We, of course, do not deny that the Church is a composite of binding and non-binding traditions and teachings; there is a hierarchy of truth, and not all teachings and practices are of the same authority. But what we do deny is that the central and the ephemeral, the necessary and the disposable, can be sorted out so neatly and with such ease. In fact, the whole tragedy of the post-Conciliar period was a vast underestimation of the degrees to which these ‘secondary’ or ephemeral aspects of Catholicism (music, architecture, etc.) were actually deeply bound up with substance of the faith itself. Weigel, who states boldly that “What can be changed in the Church must be changed”, believes that what is central and what is secondary are so easily distinguished that one can partition them up with a fair degree of confidence. The difference between “Big T” and “Small T” tradition is not just a distinction but a chasm, and the “Small T” tradition can be discarded at will.  [And I’ll agree with Boniface again, ALL the wreckage caused in the Church in the past 50 years has occurred without one formal change of Doctrine, which we know is impossible.  If so much damage can be done with only the changes made to “tradition” thus far, what Weigel proposes is an entirely new religion, a culturally convenient (but theologically and salvifically deranged) mashup of neo-conservative Catholicism and protestant fundamentalism.]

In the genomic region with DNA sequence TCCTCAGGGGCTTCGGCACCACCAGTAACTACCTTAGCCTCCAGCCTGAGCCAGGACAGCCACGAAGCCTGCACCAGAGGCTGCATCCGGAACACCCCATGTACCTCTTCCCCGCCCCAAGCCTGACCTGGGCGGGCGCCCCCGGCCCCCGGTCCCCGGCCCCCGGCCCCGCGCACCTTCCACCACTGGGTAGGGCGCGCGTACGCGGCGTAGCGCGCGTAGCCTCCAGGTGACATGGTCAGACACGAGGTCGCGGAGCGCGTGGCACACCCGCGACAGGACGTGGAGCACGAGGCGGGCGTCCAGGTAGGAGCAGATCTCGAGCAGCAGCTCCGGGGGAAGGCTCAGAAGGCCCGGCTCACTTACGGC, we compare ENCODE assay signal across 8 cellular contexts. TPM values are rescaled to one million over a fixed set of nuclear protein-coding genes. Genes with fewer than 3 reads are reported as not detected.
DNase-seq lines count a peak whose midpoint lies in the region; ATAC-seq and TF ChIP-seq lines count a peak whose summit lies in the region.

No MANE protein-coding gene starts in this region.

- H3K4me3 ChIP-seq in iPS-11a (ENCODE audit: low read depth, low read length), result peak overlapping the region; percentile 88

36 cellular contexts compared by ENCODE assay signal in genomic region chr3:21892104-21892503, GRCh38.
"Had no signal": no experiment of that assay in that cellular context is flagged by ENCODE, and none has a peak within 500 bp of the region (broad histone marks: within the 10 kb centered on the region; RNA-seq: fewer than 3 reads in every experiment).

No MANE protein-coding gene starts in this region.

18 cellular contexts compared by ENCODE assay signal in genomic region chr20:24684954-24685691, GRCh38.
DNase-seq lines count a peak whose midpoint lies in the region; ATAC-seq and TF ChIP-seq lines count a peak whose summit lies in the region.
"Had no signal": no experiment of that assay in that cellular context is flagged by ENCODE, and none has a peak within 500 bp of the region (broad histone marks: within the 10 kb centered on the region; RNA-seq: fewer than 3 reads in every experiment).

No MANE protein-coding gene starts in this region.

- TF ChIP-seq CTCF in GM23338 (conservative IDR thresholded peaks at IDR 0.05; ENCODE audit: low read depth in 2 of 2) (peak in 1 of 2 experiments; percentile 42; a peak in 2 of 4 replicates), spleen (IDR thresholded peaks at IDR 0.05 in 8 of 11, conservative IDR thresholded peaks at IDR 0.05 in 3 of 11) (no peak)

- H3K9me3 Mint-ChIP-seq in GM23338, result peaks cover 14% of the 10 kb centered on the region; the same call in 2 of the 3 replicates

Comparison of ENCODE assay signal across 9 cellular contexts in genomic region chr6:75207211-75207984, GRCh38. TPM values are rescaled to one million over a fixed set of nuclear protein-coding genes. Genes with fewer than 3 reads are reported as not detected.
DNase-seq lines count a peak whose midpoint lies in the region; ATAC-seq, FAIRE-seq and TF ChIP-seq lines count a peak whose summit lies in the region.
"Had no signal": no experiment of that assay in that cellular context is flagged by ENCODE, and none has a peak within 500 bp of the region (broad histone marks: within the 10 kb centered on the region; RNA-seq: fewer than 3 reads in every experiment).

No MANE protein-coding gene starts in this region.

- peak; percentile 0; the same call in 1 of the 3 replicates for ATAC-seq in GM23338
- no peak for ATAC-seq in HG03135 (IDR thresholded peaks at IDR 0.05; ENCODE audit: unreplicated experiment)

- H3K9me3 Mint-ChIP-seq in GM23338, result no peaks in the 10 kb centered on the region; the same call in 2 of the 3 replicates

What Weigel and the others of his kind have forgotten is that the Church is fundamentally understood as a Body, and in a Body, there is nothing extrinsic. Sure, there are members of more or less centrality. A man can still live with no fingers, but he cannot live with no head. Yet, if we were to propose chopping all a man’s fingers off on the premise that they were “not necessary” for his survival, would we not be foolish to expect the fingerless man to do the same things he could before?   And when we found, to our consternation, that the fingerless man could not write, play music, or do many of the things he could before we chopped his members off, would we not be even more foolish to suggest the remedy was to further dismember him by chopping off his feet, ears, nose, and anything else not strictly “necessary” on the premise that what can be discarded in the Body ought to be? Yet this is precisely the folly Weigel and those who fail to understand the Church as a Body find themselves in[And Weigel and his ilk would be just the type to express shock when the fingerless man starved to death for want of an ability to feed himself.]